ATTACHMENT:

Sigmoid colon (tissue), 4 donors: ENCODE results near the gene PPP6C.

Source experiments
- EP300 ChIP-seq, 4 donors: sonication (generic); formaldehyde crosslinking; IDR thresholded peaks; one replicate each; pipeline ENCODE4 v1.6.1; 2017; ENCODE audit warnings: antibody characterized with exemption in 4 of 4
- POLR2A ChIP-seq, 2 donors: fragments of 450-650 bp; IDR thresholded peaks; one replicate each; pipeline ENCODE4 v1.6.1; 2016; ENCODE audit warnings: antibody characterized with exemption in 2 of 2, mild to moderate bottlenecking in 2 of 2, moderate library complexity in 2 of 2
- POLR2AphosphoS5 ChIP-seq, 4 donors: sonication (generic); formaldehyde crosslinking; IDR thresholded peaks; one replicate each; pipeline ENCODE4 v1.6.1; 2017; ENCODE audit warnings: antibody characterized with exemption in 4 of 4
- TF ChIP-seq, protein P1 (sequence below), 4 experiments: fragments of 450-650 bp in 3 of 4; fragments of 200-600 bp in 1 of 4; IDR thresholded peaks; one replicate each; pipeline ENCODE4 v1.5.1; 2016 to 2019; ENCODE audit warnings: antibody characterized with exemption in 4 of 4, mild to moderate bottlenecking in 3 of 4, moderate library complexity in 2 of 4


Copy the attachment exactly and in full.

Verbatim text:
Sigmoid colon (tissue), 4 donors: ENCODE results near the gene PPP6C.

Source experiments
- EP300 ChIP-seq, 4 donors: sonication (generic); formaldehyde crosslinking; IDR thresholded peaks; one replicate each; pipeline ENCODE4 v1.6.1; 2017; ENCODE audit warnings: antibody characterized with exemption in 4 of 4
- POLR2A ChIP-seq, 2 donors: fragments of 450-650 bp; IDR thresholded peaks; one replicate each; pipeline ENCODE4 v1.6.1; 2016; ENCODE audit warnings: antibody characterized with exemption in 2 of 2, mild to moderate bottlenecking in 2 of 2, moderate library complexity in 2 of 2
- POLR2AphosphoS5 ChIP-seq, 4 donors: sonication (generic); formaldehyde crosslinking; IDR thresholded peaks; one replicate each; pipeline ENCODE4 v1.6.1; 2017; ENCODE audit warnings: antibody characterized with exemption in 4 of 4
- TF ChIP-seq, protein P1 (sequence below), 4 experiments: fragments of 450-650 bp in 3 of 4; fragments of 200-600 bp in 1 of 4; IDR thresholded peaks; one replicate each; pipeline ENCODE4 v1.5.1; 2016 to 2019; ENCODE audit warnings: antibody characterized with exemption in 4 of 4, mild to moderate bottlenecking in 3 of 4, moderate library complexity in 2 of 4